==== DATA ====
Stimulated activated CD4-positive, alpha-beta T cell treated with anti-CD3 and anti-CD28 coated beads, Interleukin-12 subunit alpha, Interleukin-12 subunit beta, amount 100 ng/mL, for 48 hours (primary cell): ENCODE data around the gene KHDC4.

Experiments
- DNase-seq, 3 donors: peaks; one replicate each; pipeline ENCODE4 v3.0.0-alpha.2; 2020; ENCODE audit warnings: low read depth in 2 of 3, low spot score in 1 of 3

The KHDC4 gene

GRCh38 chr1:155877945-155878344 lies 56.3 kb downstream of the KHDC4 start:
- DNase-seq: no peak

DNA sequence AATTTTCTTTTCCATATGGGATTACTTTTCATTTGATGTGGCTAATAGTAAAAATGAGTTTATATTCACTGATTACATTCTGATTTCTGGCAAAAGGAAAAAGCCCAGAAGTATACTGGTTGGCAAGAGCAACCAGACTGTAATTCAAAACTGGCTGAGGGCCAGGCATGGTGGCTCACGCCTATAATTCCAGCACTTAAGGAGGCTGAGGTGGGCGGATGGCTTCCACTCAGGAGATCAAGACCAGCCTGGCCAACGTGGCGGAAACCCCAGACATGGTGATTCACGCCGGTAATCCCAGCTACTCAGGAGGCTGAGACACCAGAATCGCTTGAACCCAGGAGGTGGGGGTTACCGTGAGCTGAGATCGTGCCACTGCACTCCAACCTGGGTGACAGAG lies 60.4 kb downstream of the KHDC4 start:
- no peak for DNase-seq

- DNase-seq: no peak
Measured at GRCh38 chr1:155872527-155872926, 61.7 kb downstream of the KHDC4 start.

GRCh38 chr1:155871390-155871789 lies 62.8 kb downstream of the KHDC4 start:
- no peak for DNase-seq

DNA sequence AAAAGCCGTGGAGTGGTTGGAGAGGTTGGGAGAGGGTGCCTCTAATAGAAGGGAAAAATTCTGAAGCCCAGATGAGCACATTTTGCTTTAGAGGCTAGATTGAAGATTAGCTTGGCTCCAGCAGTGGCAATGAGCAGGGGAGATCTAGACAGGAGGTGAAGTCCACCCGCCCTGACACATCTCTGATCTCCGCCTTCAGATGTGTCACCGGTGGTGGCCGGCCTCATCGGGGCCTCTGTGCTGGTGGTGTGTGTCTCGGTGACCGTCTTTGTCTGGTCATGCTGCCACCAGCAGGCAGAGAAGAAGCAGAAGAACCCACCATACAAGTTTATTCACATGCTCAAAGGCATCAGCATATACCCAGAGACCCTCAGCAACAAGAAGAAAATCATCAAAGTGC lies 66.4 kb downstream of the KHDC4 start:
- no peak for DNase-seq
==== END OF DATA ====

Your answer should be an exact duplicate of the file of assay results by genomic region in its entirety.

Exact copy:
Stimulated activated CD4-positive, alpha-beta T cell treated with anti-CD3 and anti-CD28 coated beads, Interleukin-12 subunit alpha, Interleukin-12 subunit beta, amount 100 ng/mL, for 48 hours (primary cell): ENCODE data around the gene KHDC4.

Experiments
- DNase-seq, 3 donors: peaks; one replicate each; pipeline ENCODE4 v3.0.0-alpha.2; 2020; ENCODE audit warnings: low read depth in 2 of 3, low spot score in 1 of 3

The KHDC4 gene

GRCh38 chr1:155877945-155878344 lies 56.3 kb downstream of the KHDC4 start:
- DNase-seq: no peak

DNA sequence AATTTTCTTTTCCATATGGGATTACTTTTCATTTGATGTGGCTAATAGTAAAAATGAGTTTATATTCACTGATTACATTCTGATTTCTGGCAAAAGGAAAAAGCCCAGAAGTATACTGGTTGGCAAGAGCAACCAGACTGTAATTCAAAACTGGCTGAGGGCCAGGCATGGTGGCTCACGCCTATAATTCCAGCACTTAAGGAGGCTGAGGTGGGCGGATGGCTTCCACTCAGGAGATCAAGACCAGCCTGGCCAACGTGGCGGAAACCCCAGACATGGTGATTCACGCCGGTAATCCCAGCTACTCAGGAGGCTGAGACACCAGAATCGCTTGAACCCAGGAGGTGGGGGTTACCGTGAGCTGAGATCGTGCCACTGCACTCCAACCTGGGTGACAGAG lies 60.4 kb downstream of the KHDC4 start:
- no peak for DNase-seq

- DNase-seq: no peak
Measured at GRCh38 chr1:155872527-155872926, 61.7 kb downstream of the KHDC4 start.

GRCh38 chr1:155871390-155871789 lies 62.8 kb downstream of the KHDC4 start:
- no peak for DNase-seq

DNA sequence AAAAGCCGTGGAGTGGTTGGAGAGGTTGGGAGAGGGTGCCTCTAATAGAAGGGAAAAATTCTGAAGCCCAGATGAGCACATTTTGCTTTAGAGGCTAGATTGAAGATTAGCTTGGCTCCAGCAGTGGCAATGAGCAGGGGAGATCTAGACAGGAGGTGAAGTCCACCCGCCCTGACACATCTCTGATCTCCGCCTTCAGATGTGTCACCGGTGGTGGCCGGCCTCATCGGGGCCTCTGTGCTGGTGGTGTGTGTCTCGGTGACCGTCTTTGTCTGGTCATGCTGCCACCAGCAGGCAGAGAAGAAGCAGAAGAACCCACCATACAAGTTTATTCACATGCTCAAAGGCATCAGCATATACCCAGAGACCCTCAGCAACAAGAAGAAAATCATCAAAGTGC lies 66.4 kb downstream of the KHDC4 start:
- no peak for DNase-seq